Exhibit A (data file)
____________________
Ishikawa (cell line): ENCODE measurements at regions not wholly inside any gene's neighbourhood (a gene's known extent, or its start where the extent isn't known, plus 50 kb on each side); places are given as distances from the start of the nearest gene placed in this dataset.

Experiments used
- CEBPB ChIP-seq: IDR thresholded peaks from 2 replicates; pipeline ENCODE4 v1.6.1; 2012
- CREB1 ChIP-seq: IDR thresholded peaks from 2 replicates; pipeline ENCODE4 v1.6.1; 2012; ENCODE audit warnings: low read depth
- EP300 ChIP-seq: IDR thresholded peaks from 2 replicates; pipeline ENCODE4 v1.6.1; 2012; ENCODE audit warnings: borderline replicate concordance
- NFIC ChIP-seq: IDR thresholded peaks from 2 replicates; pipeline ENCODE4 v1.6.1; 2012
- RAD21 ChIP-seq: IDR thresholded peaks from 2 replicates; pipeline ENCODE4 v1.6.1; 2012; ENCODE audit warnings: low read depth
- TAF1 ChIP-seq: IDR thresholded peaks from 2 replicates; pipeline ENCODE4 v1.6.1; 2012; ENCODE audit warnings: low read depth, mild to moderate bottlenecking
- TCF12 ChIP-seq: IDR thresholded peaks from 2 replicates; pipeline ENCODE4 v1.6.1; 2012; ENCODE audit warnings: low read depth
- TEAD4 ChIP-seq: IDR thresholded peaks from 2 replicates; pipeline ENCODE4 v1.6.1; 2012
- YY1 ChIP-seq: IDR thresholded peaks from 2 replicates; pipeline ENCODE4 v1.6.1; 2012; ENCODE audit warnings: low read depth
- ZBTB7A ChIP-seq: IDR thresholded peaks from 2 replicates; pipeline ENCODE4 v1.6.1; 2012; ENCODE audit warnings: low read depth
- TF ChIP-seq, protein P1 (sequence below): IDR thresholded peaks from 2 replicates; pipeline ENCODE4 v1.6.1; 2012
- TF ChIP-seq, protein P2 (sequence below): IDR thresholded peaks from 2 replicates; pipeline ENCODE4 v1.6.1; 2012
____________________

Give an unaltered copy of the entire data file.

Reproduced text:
Ishikawa (cell line): ENCODE measurements at regions not wholly inside any gene's neighbourhood (a gene's known extent, or its start where the extent isn't known, plus 50 kb on each side); places are given as distances from the start of the nearest gene placed in this dataset.

Experiments used
- CEBPB ChIP-seq: IDR thresholded peaks from 2 replicates; pipeline ENCODE4 v1.6.1; 2012
- CREB1 ChIP-seq: IDR thresholded peaks from 2 replicates; pipeline ENCODE4 v1.6.1; 2012; ENCODE audit warnings: low read depth
- EP300 ChIP-seq: IDR thresholded peaks from 2 replicates; pipeline ENCODE4 v1.6.1; 2012; ENCODE audit warnings: borderline replicate concordance
- NFIC ChIP-seq: IDR thresholded peaks from 2 replicates; pipeline ENCODE4 v1.6.1; 2012
- RAD21 ChIP-seq: IDR thresholded peaks from 2 replicates; pipeline ENCODE4 v1.6.1; 2012; ENCODE audit warnings: low read depth
- TAF1 ChIP-seq: IDR thresholded peaks from 2 replicates; pipeline ENCODE4 v1.6.1; 2012; ENCODE audit warnings: low read depth, mild to moderate bottlenecking
- TCF12 ChIP-seq: IDR thresholded peaks from 2 replicates; pipeline ENCODE4 v1.6.1; 2012; ENCODE audit warnings: low read depth
- TEAD4 ChIP-seq: IDR thresholded peaks from 2 replicates; pipeline ENCODE4 v1.6.1; 2012
- YY1 ChIP-seq: IDR thresholded peaks from 2 replicates; pipeline ENCODE4 v1.6.1; 2012; ENCODE audit warnings: low read depth
- ZBTB7A ChIP-seq: IDR thresholded peaks from 2 replicates; pipeline ENCODE4 v1.6.1; 2012; ENCODE audit warnings: low read depth
- TF ChIP-seq, protein P1 (sequence below): IDR thresholded peaks from 2 replicates; pipeline ENCODE4 v1.6.1; 2012
- TF ChIP-seq, protein P2 (sequence below): IDR thresholded peaks from 2 replicates; pipeline ENCODE4 v1.6.1; 2012